Licensing & State Laws
Even when your teen is licensed and driving alone, Connecticut’s multi-stage licensing process is still at work.
Full License – With First Six-Month Restrictions
Teens who obtain licenses must follow certain restrictions during the first six months of driving. They may not drive between 11 p.m. and 5 a.m. (Some exceptions are granted.) They are also prohibited from driving with any passengers except for a licensed driving instructor; their parent/guardian who has a valid driver’s license; or a supervising driver who is at least 20 years old, has held a driver’s license for four or more consecutive years and whose license has not been suspended during the previous four years.
Full License – With Second Six-Month Restrictions
During the second six months, the only additional passengers allowed in the vehicle are members of the driver’s immediate family.
Other First-Year License Restrictions
In addition, teens who are 16 and 17 years old licensed drivers may NOT transport more passengers than the number of seatbelts in the vehicle; operate any vehicle that requires a public passenger transportation permit or a vanpool vehicle; use a cell phone, even if it’s hands free or a mobile electronic device while driving; or transport any passenger on a motorcycle for six months after the issuance of a motorcycle endorsement.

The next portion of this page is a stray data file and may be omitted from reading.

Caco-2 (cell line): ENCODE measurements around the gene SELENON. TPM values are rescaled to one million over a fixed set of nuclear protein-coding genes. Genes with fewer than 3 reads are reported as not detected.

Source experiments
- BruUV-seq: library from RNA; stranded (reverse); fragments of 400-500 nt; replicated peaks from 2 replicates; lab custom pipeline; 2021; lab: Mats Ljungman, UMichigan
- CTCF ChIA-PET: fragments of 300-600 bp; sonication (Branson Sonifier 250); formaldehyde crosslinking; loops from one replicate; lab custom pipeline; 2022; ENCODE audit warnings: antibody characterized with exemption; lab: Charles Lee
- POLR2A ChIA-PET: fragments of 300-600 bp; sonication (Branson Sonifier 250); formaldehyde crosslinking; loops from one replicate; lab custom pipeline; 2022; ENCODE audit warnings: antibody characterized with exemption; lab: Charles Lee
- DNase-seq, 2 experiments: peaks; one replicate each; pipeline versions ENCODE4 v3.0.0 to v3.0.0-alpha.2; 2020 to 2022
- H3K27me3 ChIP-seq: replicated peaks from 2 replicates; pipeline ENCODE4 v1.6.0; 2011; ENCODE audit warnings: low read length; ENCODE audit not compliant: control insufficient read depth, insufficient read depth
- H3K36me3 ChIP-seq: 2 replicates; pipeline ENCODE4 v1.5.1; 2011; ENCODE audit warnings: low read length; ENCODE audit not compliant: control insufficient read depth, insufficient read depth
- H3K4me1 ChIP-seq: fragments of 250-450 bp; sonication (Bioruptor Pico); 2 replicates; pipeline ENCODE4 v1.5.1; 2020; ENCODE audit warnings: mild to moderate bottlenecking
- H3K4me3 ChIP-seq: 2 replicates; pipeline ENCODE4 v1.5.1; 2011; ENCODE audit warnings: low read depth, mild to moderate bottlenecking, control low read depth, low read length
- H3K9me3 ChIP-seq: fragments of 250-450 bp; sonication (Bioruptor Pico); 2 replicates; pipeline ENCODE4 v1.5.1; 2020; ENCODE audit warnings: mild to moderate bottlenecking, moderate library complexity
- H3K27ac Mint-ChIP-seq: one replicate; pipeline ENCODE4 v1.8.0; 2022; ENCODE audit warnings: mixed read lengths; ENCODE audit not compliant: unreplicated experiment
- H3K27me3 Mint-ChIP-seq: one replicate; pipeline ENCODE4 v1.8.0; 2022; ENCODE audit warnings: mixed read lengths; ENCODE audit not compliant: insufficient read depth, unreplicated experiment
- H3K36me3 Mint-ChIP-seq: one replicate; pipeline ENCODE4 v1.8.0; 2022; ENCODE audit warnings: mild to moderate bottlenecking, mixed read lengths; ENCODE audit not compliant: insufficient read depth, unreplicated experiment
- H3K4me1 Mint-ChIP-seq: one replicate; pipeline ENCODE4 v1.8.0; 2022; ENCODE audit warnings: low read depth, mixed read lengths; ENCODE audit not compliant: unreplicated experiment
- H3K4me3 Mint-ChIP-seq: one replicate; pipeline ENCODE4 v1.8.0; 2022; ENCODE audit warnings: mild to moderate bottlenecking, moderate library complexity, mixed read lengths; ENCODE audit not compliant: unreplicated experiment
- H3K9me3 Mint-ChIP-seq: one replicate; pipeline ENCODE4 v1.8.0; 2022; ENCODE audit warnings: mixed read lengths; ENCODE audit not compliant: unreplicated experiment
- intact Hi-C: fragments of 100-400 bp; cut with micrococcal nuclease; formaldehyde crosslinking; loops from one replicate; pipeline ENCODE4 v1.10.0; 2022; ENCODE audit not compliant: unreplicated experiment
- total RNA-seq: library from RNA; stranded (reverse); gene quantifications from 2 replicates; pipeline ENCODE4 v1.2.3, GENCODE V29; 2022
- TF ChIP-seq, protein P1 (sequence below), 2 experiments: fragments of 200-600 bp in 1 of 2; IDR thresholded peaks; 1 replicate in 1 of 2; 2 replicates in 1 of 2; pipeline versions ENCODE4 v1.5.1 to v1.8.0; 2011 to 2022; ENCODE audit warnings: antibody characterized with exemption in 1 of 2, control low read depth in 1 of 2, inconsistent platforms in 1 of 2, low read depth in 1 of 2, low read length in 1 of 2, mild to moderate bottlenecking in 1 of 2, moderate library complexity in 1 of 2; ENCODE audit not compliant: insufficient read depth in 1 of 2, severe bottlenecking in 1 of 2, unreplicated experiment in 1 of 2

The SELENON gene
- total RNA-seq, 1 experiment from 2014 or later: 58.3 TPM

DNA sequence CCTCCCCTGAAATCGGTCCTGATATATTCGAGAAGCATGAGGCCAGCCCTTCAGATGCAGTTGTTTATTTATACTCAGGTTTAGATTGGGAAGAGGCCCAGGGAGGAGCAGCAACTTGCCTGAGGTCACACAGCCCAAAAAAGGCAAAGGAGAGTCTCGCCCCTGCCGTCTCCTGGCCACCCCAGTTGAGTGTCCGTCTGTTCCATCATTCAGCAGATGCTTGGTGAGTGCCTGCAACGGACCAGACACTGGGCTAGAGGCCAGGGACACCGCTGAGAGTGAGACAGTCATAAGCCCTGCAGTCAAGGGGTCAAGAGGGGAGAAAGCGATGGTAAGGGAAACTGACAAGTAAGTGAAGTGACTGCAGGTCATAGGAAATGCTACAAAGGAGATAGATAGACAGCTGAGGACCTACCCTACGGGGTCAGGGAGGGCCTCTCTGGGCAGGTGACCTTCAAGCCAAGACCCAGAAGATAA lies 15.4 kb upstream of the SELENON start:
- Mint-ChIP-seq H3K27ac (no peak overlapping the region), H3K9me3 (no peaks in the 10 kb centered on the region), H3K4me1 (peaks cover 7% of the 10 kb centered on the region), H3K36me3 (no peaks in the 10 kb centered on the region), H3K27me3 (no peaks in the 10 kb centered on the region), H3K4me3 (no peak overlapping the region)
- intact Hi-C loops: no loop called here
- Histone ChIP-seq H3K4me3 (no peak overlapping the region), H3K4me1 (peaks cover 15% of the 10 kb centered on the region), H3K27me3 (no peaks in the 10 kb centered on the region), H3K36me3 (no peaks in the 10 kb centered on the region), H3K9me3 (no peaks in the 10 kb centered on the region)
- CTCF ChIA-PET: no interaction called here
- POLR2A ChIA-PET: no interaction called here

Teen drivers and all passengers are required to wear seat belts.
For information on learner’s permits in Connecticut, visit Supervised Driving.
A parent-teen driving agreement can help you enforce the licensing rules that the state and your family set. An agreement helps you and your teen understand the rules of the road and sends a clear message that driving is an earned privilege that your family takes seriously.
The Connecticut Department of Motor Vehicles is in charge of licensing for all drivers in Connecticut.
- Your teen should expect to present a valid driver’s license, vehicle registration and proof of insurance.
- Explain to your teen that it is important to always cooperate and be respectful when speaking with law enforcement.
- Make sure your teen understands the importance of talking to you about any encounters with law enforcement, because it can create a learning experience.
- Suspended driving privileges
- Attorney’s fees
- Court costs
- Insurance premium increases